What happens to your body when you do 10,000 push-ups in 30 days?
The push-up is one of the most basic bodyweight exercises a person can do. That is not to say it is easy. You must have some level of fitness and upper body strength to perform this exercise. There are quite a few benefits of doing push-ups regularly.
- Builds upper body strength: Push-ups are a great way to strengthen and tone the muscles in your chest, shoulders, and arms. By doing push-ups regularly, you can increase your overall upper body strength.
- Increases muscle endurance: Push-ups help to build muscle endurance, which is the ability of your muscles to work for extended periods without getting tired. This can be useful in daily activities such as carrying groceries or lifting heavy objects.
- Improves posture: Push-ups work the muscles that support your spine, improving your posture and reducing the risk of back pain.
- Requires no equipment: One of the great things about push-ups is that they can be done anywhere, anytime, without the need for any equipment.
- Promotes cardiovascular health: Push-ups are a form of resistance training that can help to increase your heart rate and improve your cardiovascular health.
- Helps to burn calories: Push-ups are a compound exercise that works multiple muscle groups simultaneously, making them a great way to burn calories and lose weight.
But when we say regularly, we don’t mean doing push-ups every day for a long period. Who would be crazy to do that? That answer is Stan Browney, a calisthenics athlete and a YouTube sensation with more than 2 million subscribers.
He decided to do 10,000 push-ups in 30 days. This amounted to doing 333 push-ups every day for 30 days, and an extra 10 push-ups at some point, to round up to 10,000.
If you are curious about what happens to your body when you do 10,000 push-ups in 30 days, you can check out what happened to Stan Browney below.
What Happens To Your Body When You Do 10,000 Push-Ups In 30 Days
Before Browney began the challenge of doing 10,000 push-ups in 30 days, he measured his weight and his chest, since the traditional push-up is an exercise that targets your chest.
In the beginning, these were his measurements:
- Weight – 80.5 kilos (177.4 lbs)
- Chest – 110 centimetres (43 inches)
- Maximum number of push-ups unbroken – 69
- Fastest time – 17’33’’
The first week of the challenge was “awful” Browney says. He expected his muscles not to be too sore after the fourth day, but that is not how he felt. By the time he was rounding up the second week, it began getting easier.
During the third week he was already breaking his previous record of the fastest time. He also learned how to push himself harder and harder with his workout. His first set would always be 50 reps, and it got easier and easier to finish that first set the more he kept doing them.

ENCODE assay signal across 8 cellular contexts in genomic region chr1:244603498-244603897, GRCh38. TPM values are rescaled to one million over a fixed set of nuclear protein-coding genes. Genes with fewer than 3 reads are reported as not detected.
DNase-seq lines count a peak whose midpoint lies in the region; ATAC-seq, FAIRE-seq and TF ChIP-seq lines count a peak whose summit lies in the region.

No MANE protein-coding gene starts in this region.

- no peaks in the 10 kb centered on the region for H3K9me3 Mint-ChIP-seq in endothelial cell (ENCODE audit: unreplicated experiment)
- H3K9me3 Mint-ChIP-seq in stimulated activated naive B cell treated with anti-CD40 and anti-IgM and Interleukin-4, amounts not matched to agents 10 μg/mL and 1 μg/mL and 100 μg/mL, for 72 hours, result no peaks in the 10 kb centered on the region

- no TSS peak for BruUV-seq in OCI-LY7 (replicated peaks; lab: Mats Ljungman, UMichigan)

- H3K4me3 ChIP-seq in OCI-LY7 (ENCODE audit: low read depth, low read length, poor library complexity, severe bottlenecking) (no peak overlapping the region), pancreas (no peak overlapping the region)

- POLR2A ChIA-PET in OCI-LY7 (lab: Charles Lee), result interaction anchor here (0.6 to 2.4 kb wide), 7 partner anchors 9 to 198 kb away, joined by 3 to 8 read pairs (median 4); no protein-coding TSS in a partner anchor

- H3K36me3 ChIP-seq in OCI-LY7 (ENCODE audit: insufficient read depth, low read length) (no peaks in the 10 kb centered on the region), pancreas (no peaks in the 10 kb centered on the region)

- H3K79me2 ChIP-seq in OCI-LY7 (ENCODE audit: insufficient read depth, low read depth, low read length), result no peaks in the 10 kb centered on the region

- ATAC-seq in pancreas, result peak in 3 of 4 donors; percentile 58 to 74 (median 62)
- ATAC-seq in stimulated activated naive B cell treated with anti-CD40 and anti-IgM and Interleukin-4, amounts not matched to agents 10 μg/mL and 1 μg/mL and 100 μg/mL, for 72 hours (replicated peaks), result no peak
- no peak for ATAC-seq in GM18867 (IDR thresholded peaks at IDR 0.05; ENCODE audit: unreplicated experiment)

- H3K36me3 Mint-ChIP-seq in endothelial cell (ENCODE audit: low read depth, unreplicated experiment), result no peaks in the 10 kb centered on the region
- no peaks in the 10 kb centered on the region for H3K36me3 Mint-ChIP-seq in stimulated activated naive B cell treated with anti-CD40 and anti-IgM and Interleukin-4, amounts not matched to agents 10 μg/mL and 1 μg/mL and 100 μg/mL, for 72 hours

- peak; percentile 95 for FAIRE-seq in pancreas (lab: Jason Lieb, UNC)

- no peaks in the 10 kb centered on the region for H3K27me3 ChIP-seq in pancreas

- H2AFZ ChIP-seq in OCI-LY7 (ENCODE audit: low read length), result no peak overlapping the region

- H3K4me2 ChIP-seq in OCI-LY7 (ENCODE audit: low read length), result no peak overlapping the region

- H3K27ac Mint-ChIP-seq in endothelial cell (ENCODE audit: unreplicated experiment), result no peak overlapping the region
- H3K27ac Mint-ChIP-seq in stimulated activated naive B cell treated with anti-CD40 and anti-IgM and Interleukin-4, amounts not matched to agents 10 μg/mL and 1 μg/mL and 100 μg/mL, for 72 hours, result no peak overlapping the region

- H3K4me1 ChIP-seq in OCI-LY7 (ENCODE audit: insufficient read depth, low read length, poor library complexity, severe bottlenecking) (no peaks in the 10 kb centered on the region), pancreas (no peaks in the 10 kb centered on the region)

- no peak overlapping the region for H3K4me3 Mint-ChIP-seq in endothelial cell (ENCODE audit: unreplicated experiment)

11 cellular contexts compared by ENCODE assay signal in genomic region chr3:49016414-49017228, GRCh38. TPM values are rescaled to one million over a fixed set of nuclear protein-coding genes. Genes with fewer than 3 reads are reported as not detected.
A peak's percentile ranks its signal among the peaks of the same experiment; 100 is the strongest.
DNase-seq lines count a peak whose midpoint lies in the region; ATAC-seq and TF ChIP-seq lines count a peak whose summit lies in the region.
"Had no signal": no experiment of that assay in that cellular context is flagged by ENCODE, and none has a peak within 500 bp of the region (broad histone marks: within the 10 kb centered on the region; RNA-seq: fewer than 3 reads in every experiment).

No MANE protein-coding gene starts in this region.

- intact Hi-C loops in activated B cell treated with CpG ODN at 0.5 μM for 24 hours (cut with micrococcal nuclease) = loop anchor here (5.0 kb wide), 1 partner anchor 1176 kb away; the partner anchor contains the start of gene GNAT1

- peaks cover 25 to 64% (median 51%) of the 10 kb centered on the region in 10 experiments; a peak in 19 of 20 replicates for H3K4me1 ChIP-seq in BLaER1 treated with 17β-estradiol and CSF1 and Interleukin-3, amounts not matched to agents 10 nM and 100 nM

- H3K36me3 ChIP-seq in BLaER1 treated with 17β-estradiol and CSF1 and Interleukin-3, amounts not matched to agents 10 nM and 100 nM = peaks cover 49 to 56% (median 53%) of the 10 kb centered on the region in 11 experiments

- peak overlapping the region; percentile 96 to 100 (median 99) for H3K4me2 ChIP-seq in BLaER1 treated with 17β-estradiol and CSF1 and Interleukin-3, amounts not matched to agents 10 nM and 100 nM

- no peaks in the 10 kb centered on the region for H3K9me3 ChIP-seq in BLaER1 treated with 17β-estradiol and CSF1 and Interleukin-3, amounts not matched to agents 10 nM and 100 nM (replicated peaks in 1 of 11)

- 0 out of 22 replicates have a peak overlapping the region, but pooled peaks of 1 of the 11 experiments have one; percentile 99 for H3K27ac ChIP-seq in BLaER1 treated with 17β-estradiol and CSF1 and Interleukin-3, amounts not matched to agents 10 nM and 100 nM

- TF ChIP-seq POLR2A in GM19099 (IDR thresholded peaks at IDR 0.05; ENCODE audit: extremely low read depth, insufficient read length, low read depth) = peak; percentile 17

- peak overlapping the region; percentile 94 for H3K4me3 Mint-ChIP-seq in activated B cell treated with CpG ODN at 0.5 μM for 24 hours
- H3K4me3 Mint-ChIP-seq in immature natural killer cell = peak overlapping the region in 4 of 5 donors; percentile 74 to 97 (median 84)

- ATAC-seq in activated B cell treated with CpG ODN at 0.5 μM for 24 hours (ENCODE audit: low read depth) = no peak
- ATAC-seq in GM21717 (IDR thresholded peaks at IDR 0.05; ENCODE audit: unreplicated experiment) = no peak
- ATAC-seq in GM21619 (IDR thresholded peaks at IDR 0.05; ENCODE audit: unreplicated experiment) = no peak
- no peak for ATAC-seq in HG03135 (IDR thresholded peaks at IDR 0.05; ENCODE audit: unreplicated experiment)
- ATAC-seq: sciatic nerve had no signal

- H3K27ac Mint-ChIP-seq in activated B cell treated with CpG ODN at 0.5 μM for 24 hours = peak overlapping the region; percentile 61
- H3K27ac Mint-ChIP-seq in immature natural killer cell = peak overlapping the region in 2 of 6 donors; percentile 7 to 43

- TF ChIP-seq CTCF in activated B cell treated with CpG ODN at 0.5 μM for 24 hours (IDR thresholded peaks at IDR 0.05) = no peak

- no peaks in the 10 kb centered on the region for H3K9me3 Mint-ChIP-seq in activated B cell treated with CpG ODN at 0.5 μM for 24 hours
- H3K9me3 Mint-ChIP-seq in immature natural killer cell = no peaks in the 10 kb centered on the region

He went downhill again for the end of the third week but saw things getting easier again after a day or two of soreness and muscle pain. And his results after 30 days of the challenge were:
- Weight – 79.1 kilos (
- Chest – 112.5 centimetres (
- Maximum number of push-ups unbroken – 86
- Fastest time – 10’31’’
He did 333 push-ups again 48 hours after the challenge finished to see how far he could go with push-ups in a row. He managed to do impressive 102 push-ups in a row!
“Do I recommend the challenge? Definitely. Except if it starts hurting, stop. Or if you want to do it every other day, it also will have a big impact.”
Push-ups target several muscles in the upper body, including:
- Chest muscles (pectoralis major and minor): Push-ups primarily work the chest muscles, which are responsible for movements such as pushing and lifting.
- Triceps: Push-ups also work the triceps, the muscles located at the back of your upper arm.
- Shoulders (deltoids): Push-ups target the deltoid muscles, which are responsible for lifting your arms away from your body.
- Back (rhomboids, latissimus dorsi): Push-ups work the muscles in your upper back, including the rhomboids and latissimus dorsi, which help to stabilize your shoulder blades.
- Core (abdominals and obliques): Push-ups also engage the muscles of your core, including the abdominals and obliques, which help to stabilize your spine and maintain proper form during the exercise.
Overall, push-ups are a compound exercise that work multiple muscle groups simultaneously, making them an excellent exercise for building strength and improving overall fitness.
Push-ups can be incorporated into your workout in a variety of ways, depending on your fitness level and goals. Here are some suggestions:
- As a warm-up: Start your workout with a set of push-ups to warm up your upper body and activate the muscles you’ll be using during your workout.
- In a circuit: Include push-ups as part of a circuit training workout, where you perform a series of exercises back-to-back with little to no rest in between.
- As a standalone exercise: You can do push-ups as a standalone exercise, either for a specific number of reps or for a certain amount of time.
- With variations: Add variety to your push-up routine by incorporating different variations, such as incline push-ups, decline push-ups, diamond push-ups, or plyometric push-ups.
- Superset with other exercises: Pair push-ups with other exercises that work different muscle groups, such as squats or lunges, to create a full-body workout.
- With increasing difficulty: Challenge yourself by increasing the difficulty of your push-ups over time, such as by adding weight, decreasing the rest time between sets, or increasing the number of reps.
Remember to always maintain proper form during your push-ups to avoid injury and maximize the effectiveness of the exercise.